Sleep over everything


Gabrielle Reyes, Features Editor

On certain school days, I can assume that we all feel like taking the day to just sleep. What our bodies are telling us is it is lacking sleep. We wake up excited for the day to end so you can get back into bed. We find the yawn to be the most contagious trend on campus. I myself was having a hard time to stay up during one of my classes. 

In this class, I thought to myself “ I can’t be like this during class”. Lack of sleep has been correlated to poor grades by many research. Sleep impacts our lives in more ways than we know. As we finished up midterms week, we were left with a great deal of fatigue. 

There can be a number of reasons a student doesn’t get adequate sleep. Staying up late is the obvious one. Studying, finishing up last minute homework and readings are all definite reasons for sleeping late. Another reason we don’t get enough sleep is because we just don’t go to bed early.

 I don’t mean early as in 9PM. But you should plan out your at least eight hour sleep. If you know you should be up for class or a meeting by 11 AM, it would be smart to sleep at least by midnight. If you have that awful 8 AM class, you shouldn’t be sleeping at midnight but more around 10:30PM. If you get your body on a routine, it will become easier to wake up and feel more refreshed in the morning.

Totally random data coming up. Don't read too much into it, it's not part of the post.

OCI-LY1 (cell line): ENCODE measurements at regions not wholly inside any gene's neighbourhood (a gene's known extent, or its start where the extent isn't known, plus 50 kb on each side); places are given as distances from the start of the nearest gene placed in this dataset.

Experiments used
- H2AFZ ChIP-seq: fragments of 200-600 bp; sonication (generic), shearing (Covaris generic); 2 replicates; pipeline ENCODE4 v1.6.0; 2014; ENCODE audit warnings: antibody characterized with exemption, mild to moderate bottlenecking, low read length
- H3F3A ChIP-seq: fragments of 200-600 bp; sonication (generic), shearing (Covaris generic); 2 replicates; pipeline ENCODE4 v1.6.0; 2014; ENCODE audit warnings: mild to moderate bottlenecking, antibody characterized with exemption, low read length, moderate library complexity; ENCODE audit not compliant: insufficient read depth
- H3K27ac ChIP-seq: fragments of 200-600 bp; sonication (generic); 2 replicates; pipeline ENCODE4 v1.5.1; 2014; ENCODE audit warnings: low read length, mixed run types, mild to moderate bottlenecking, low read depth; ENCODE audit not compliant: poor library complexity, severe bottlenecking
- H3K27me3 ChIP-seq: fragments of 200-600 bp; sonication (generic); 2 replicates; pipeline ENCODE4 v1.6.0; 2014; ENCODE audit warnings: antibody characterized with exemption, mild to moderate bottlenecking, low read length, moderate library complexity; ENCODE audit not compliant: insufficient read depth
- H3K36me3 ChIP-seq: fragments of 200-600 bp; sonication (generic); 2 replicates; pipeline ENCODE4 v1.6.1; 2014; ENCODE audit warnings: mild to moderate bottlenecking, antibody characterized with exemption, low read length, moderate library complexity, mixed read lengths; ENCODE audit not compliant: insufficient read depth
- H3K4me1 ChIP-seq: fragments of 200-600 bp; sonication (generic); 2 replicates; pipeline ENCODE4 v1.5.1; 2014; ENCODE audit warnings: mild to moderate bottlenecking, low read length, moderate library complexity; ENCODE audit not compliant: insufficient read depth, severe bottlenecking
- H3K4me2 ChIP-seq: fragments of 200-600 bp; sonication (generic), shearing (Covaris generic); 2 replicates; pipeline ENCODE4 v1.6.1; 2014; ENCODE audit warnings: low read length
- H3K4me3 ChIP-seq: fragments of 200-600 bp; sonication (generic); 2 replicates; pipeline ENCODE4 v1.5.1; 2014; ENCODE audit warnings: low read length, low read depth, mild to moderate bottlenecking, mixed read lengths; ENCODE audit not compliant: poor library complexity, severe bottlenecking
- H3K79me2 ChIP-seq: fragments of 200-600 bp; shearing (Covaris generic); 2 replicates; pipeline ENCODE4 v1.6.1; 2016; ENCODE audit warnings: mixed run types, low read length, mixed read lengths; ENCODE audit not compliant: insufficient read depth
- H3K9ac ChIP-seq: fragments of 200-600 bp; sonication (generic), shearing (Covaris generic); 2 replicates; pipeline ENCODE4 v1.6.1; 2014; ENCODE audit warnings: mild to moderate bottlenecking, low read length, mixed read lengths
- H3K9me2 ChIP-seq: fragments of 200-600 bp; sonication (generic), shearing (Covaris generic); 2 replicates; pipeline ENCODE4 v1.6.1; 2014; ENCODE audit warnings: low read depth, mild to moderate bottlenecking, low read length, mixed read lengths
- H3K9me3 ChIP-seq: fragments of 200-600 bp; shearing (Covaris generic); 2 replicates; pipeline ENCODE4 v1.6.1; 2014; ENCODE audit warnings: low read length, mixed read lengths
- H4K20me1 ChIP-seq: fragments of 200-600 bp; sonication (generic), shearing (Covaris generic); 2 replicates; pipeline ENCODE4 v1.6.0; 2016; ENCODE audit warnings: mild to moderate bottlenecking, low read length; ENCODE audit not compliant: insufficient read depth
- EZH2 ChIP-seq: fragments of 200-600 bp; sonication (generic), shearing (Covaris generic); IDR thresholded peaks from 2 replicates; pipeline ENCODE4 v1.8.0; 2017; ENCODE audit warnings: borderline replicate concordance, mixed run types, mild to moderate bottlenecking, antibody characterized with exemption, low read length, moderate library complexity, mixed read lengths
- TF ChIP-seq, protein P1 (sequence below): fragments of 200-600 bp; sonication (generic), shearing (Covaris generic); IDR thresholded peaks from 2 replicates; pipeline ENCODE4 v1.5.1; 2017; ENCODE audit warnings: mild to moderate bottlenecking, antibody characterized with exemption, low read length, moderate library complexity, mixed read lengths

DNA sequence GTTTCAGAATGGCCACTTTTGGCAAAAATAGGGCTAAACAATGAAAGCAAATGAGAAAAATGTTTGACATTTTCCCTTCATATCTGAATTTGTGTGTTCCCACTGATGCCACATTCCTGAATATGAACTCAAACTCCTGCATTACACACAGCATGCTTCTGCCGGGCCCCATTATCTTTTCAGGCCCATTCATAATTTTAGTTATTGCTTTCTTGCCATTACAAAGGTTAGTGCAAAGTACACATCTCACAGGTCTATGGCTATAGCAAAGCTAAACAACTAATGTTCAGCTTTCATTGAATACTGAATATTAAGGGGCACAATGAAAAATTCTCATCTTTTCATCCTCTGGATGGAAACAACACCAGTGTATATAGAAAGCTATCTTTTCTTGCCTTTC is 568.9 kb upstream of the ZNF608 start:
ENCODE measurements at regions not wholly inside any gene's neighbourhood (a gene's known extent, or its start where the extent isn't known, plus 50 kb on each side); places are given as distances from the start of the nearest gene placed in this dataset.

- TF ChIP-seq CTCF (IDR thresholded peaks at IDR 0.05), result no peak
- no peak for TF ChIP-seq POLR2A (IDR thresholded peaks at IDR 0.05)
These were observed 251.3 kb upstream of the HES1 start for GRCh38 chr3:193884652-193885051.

Research shows that an average college student only gets around six hours of sleep each night. It is important to try to get out of this habit and maintain the eight hours sleep schedule. 

It is understandable to have those days where you truly need to work all day to meet a deadline as this happens to all of us. To do so, we consume tons of caffeine to fuel our bodies sided with unnecessary junk foods. However, this cannot become a habit. Not only is this not healthy but you are losing important sleep. When we sleep, our bodies and brains are still working. While we sleep, our brain takes in all of the information it consumed throughout the day and transfers it into long-term memory. This is why pulling an “all-nighter” to study isn’t successful most of the time. The information you are trying to remember doesn’t have enough time or energy to retain it. 

Having good sleep hygiene will improve your overall health as a whole in which impacts your academic performance. Creating a healthy sleeping environment is essential. Some ways you can do this is by turning off all blue light sources before bed. Try not using your phone. This is definitely not an easy habit to break. Yet, blue light is probably why you’re not sleeping as fast as you would like to at night.

Being aware of your daily routines can help you prepare for a good night’s sleep. Try to exercise and keep yourself busy throughout the day. The more you move the more likely your body will want to fall asleep at the end of the day. Everyone is different which means your body will tell you what it wants. In college, taking care of your body is obvious but don’t lost sleep over it.